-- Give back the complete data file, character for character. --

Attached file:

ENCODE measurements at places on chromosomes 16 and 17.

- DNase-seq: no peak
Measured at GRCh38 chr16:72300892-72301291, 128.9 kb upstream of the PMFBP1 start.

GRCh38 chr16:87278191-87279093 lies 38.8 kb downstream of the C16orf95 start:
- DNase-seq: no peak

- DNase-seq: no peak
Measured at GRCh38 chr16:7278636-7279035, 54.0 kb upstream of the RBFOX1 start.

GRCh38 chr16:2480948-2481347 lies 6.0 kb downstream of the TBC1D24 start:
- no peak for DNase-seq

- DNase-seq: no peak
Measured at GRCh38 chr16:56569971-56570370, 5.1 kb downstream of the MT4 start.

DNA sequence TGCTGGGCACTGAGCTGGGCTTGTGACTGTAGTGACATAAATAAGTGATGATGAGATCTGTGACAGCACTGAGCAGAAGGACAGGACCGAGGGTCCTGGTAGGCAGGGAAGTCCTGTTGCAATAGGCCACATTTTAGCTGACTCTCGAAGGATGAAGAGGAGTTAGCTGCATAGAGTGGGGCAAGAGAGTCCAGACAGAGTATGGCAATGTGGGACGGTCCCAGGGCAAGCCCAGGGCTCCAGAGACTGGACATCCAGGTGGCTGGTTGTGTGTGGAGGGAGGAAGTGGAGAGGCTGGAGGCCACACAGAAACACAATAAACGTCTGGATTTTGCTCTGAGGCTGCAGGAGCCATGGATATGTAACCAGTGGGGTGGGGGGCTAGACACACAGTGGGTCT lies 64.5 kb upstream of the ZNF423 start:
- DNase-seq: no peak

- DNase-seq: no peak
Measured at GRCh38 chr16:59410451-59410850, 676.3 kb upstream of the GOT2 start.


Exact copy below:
ENCODE measurements at places on chromosomes 16 and 17.

- DNase-seq: no peak
Measured at GRCh38 chr16:72300892-72301291, 128.9 kb upstream of the PMFBP1 start.

GRCh38 chr16:87278191-87279093 lies 38.8 kb downstream of the C16orf95 start:
- DNase-seq: no peak

- DNase-seq: no peak
Measured at GRCh38 chr16:7278636-7279035, 54.0 kb upstream of the RBFOX1 start.

GRCh38 chr16:2480948-2481347 lies 6.0 kb downstream of the TBC1D24 start:
- no peak for DNase-seq

- DNase-seq: no peak
Measured at GRCh38 chr16:56569971-56570370, 5.1 kb downstream of the MT4 start.

DNA sequence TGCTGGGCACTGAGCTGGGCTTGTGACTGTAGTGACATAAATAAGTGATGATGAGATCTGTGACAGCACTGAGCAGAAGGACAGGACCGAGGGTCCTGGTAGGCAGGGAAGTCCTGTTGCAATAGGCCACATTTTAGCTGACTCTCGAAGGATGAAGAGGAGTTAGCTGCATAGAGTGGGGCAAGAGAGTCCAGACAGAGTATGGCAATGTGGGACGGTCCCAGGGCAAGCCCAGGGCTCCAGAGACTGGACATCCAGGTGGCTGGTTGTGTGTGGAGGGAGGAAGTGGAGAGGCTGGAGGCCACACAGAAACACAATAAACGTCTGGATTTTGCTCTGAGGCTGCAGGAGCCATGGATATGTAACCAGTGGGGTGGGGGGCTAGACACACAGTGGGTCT lies 64.5 kb upstream of the ZNF423 start:
- DNase-seq: no peak

- DNase-seq: no peak
Measured at GRCh38 chr16:59410451-59410850, 676.3 kb upstream of the GOT2 start.